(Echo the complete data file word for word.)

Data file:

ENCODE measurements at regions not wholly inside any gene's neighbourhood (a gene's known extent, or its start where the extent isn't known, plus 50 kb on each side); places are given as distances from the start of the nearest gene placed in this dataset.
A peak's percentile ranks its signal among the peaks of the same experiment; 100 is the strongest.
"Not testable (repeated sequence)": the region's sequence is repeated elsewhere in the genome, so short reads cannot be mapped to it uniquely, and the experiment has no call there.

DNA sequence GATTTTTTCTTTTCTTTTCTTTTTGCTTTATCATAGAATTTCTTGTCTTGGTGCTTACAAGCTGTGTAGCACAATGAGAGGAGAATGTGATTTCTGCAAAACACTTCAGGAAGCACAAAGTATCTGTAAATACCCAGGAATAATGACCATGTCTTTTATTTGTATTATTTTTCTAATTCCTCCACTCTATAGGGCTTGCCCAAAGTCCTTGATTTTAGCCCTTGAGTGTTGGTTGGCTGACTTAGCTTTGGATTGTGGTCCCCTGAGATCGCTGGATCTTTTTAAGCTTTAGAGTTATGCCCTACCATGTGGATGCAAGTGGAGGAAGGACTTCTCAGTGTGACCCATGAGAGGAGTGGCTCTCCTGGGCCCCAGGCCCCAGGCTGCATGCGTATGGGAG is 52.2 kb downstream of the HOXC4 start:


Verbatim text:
ENCODE measurements at regions not wholly inside any gene's neighbourhood (a gene's known extent, or its start where the extent isn't known, plus 50 kb on each side); places are given as distances from the start of the nearest gene placed in this dataset.
A peak's percentile ranks its signal among the peaks of the same experiment; 100 is the strongest.
"Not testable (repeated sequence)": the region's sequence is repeated elsewhere in the genome, so short reads cannot be mapped to it uniquely, and the experiment has no call there.

DNA sequence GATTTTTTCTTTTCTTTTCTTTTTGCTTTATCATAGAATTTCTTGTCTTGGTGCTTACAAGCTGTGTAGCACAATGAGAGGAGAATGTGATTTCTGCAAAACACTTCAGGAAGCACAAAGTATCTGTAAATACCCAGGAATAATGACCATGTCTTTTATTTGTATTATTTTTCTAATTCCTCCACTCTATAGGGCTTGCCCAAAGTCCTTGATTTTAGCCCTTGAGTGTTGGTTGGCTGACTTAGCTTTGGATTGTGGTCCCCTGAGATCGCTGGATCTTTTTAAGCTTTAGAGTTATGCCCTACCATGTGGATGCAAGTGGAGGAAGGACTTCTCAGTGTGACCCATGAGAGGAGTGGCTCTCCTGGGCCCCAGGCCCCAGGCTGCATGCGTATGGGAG is 52.2 kb downstream of the HOXC4 start: